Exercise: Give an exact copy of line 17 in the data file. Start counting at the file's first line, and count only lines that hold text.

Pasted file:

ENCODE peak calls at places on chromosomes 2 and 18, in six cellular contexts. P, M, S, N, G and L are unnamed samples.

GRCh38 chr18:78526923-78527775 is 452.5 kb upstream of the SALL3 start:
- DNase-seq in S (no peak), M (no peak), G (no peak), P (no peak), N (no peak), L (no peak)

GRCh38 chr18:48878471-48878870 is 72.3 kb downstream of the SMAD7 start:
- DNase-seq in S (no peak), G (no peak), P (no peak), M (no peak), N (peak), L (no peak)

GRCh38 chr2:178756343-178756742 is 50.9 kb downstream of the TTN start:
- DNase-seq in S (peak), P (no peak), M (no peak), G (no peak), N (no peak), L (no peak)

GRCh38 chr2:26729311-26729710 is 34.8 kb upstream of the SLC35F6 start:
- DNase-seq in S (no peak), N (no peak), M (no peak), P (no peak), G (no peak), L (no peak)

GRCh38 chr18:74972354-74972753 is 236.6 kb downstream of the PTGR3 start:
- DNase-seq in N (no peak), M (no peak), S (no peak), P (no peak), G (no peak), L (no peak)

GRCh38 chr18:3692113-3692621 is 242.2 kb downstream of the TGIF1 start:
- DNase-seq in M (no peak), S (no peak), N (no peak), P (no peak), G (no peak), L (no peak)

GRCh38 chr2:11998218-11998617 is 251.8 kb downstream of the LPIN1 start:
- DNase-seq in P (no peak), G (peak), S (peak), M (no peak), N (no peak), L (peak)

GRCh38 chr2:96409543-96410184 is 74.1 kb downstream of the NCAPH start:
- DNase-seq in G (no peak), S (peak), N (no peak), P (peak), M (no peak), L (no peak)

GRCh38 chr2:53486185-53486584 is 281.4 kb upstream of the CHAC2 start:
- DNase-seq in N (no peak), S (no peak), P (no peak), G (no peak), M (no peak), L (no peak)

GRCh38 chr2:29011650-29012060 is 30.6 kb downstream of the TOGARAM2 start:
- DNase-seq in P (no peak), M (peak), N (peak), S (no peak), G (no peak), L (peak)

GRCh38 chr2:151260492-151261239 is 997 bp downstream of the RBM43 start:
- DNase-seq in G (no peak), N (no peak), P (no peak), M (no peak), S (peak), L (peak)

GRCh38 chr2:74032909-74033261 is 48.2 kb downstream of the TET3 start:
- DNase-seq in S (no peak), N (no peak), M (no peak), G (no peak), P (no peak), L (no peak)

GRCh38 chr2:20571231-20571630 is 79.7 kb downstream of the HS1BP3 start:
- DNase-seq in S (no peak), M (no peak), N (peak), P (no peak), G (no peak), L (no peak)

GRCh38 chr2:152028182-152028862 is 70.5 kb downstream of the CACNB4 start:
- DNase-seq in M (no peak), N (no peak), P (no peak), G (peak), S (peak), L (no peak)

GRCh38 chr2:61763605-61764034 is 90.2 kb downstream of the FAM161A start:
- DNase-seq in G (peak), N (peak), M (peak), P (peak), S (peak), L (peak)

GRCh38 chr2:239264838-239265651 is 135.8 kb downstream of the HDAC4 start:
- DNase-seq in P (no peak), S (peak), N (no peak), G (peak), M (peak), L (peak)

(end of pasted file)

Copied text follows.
- DNase-seq in G (no peak), S (peak), N (no peak), P (peak), M (no peak), L (no peak)